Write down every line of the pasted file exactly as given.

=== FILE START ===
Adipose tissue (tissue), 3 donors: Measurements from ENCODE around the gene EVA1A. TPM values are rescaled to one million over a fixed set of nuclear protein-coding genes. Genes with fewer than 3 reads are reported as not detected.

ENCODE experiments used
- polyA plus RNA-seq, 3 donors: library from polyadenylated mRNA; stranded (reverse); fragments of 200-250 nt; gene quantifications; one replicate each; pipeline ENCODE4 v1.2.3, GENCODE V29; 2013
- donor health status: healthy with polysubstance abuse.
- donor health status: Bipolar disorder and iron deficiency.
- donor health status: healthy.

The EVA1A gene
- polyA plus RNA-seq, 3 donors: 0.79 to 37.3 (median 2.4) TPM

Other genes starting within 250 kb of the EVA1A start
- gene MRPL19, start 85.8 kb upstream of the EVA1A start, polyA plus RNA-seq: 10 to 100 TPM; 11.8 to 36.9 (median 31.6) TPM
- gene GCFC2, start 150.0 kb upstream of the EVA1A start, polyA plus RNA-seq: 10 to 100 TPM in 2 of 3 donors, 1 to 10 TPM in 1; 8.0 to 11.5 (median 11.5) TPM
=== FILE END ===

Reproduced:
Adipose tissue (tissue), 3 donors: Measurements from ENCODE around the gene EVA1A. TPM values are rescaled to one million over a fixed set of nuclear protein-coding genes. Genes with fewer than 3 reads are reported as not detected.

ENCODE experiments used
- polyA plus RNA-seq, 3 donors: library from polyadenylated mRNA; stranded (reverse); fragments of 200-250 nt; gene quantifications; one replicate each; pipeline ENCODE4 v1.2.3, GENCODE V29; 2013
- donor health status: healthy with polysubstance abuse.
- donor health status: Bipolar disorder and iron deficiency.
- donor health status: healthy.

The EVA1A gene
- polyA plus RNA-seq, 3 donors: 0.79 to 37.3 (median 2.4) TPM

Other genes starting within 250 kb of the EVA1A start
- gene MRPL19, start 85.8 kb upstream of the EVA1A start, polyA plus RNA-seq: 10 to 100 TPM; 11.8 to 36.9 (median 31.6) TPM
- gene GCFC2, start 150.0 kb upstream of the EVA1A start, polyA plus RNA-seq: 10 to 100 TPM in 2 of 3 donors, 1 to 10 TPM in 1; 8.0 to 11.5 (median 11.5) TPM